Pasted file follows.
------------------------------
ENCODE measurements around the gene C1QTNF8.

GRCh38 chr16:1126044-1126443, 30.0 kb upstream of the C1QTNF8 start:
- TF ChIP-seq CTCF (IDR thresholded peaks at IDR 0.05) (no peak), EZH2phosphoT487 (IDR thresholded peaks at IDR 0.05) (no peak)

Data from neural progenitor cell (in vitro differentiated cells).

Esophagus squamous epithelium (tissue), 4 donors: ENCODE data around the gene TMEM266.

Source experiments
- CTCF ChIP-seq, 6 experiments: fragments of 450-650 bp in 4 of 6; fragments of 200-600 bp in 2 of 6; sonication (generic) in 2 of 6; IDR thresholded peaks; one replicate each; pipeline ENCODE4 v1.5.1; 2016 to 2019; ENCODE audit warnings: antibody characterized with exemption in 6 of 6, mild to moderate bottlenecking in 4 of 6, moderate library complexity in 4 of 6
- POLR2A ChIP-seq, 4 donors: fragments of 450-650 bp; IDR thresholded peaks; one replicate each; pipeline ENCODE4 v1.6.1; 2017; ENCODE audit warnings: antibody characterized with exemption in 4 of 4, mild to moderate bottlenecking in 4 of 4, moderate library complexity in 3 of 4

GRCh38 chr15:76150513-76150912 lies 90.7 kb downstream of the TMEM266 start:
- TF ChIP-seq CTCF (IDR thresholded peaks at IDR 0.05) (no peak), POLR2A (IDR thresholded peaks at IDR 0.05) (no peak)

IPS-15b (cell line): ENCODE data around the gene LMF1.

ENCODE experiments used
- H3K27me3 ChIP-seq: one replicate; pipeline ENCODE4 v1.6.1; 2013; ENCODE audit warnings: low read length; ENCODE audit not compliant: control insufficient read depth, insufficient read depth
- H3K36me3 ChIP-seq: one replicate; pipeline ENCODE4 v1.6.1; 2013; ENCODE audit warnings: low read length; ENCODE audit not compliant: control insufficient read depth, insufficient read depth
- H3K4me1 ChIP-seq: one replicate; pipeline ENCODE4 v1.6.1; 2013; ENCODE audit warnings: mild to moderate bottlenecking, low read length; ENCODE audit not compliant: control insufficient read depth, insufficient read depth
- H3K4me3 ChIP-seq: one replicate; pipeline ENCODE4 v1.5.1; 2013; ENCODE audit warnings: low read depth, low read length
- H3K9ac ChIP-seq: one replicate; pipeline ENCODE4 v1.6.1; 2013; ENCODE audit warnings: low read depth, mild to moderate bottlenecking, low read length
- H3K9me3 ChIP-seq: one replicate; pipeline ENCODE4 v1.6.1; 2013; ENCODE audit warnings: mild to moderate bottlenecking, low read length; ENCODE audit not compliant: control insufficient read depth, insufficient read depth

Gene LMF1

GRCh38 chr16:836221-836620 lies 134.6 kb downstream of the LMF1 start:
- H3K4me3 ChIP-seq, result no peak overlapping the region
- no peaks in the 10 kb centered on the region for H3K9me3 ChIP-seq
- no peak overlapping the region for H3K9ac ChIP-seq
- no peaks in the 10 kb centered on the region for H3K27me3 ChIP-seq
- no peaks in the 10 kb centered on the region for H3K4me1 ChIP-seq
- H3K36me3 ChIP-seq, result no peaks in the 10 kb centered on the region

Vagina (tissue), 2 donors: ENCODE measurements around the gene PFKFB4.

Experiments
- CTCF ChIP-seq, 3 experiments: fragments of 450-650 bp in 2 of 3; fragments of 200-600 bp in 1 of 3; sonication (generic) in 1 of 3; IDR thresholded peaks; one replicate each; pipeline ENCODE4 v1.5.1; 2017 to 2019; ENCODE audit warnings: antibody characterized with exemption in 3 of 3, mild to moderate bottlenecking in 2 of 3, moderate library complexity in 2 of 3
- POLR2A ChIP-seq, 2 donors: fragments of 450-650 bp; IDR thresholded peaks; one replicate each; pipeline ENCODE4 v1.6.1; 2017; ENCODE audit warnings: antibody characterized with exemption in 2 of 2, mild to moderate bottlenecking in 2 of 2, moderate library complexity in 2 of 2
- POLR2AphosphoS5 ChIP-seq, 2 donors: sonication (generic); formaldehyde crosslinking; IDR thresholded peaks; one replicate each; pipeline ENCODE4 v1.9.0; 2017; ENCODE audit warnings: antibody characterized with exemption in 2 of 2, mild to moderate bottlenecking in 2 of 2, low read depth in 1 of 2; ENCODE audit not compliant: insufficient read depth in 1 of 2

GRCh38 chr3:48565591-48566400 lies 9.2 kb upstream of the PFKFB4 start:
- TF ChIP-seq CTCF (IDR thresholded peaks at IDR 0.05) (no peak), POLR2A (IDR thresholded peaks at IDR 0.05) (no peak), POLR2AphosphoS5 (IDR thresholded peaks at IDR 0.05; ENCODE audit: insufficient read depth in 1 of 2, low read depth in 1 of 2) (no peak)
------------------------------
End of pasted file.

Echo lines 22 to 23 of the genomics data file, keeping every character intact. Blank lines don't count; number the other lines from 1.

- no peaks in the 10 kb centered on the region for H3K9me3 ChIP-seq
- no peak overlapping the region for H3K9ac ChIP-seq